- Bullrock Minerals Inc. completed a large (2 km X 2 km) tight-spaced soil geochemical survey grid that consisted of over 700 samples. The survey was successful in outlining many gold-in-soil anomalies with values up to 2.6 g/t Au. Prospecting around the G and boulder field showings continued to yield auriferous angular felsic intrusive, demonstrating a local source.
2012 – 2014
- White Oryx Minerals completed some small soil grids, extending Bullrock Minerals’ earlier grids as well as additional prospecting.
2015 – 2021
- The property claims expired and became fragmented with various owners involved and no significant exploration occurring. In 2015, Cathro Resources Corp. completed reconnaissance soil geochemical lines along the logging roads south of the G and boulder field showings, for a total of 96 samples. This survey further extended know gold-in-soil anomalies to the south with a 450 m section of soil samples averaging 182 ppb Au (50 m sample spacing).
- Trailbreaker Resources staked new ground and consolidated existing mineral tenures to form the Eakin Creek property.
- Trailbreaker conducted a 302-sample MMI soil survey, 10.75 line-kilometer IP survey, and prospecting program.
- Trailbreaker conducted an inaugural 2,039 m drill program in eleven drillholes
- Drilling intersected highlights including:
- EC-23-02: 1.0 m of 14.3 g/t Au from 67.0 m
- EC-23-01: 3.0 m of 2.42 g/t Au from 145.0 m, including 1.0 m of 4.94 g/t Au from 147.0 m
- EC-23-05: 15.7 m of 0.32 g/t Au from 38.3 m, including 2.0 m of 1.50 g/t Au from 52.0 m
Geology and Mineralization
The Eakin Creek property is situated in the southern part of the Quesnel terrane within the Intermontane belt. This part of the Quesnel terrane is structurally complex and made up of highly variable and faulted Mesozoic age volcanic and sedimentary assemblages, and intruded by Triassic – Jurassic age intrusives. Many of British Columbia’s historical and current porphyry producers, as well as several other gold deposits occur within this tectonic belt.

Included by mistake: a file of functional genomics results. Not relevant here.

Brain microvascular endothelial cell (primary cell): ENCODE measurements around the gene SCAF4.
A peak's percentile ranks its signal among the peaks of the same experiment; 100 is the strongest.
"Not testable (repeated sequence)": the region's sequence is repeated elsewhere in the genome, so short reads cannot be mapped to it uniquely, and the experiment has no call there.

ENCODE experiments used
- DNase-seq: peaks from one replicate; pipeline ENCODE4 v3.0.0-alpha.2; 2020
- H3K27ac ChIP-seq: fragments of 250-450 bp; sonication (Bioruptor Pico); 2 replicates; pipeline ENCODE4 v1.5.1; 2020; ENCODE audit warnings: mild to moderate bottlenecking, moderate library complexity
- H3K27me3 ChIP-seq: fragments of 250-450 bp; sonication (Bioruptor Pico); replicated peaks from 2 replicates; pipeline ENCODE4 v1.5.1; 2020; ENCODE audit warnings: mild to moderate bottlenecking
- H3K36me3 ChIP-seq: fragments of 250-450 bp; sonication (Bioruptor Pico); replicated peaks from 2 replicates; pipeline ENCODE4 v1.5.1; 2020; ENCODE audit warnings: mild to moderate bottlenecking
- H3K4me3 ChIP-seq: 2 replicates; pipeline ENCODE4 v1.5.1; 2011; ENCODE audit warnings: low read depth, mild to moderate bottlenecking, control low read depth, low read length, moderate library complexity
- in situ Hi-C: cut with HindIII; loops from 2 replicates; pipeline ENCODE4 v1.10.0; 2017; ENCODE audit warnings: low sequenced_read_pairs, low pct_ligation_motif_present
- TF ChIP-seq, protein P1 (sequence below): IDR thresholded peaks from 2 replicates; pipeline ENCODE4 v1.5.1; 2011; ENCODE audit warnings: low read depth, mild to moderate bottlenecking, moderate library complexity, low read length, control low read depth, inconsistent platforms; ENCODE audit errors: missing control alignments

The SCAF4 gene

On the property, the early Jurassic age Thuya Batholith granites and the north-trending Polaris Ultramafic Suite diorite cut the sedimentary and volcanic rocks of the Triassic Nicola Group. Early mapping on the property suggests northwest-trending faults are associated with the intrusive contacts.
Beyond, Eakin Creek, the nearest significant gold mineralization is located 5 km to the south on the Golden Loon project. The Golden Loon showings were discovered in the 1980s with the first drilling in early 1990s. Gold mineralization consists of visible gold and is associated with quartz and disseminated sulphides found within shallowly plunging, structurally-controlled and silicified zones cutting quartz monzonite. Significant drill holes intervals include 1.0 g/t Au over 80.1 meters and 2.46 g/t Au over 10.43 meters.
Gold mineralization in drill core is associated with zones of silicified intermediate intrusive rocks hosting disseminated pyrite and quartz-carbonate-chlorite veins containing pyrite ± magnetite. Gold mineralization is strongly correlated with silver (Ag) and tellurium (Te). This style of mineralization is similar to that observed within “float” material at surface. It is therefore interpreted that drilling has encountered the bedrock source of the surface geochemical anomaly.
Gold mineralization was also found to be structurally associated, particularly with faulting. Zones of faulting, brittle deformation, and brecciation were found to be spatially associated with increased gold grades.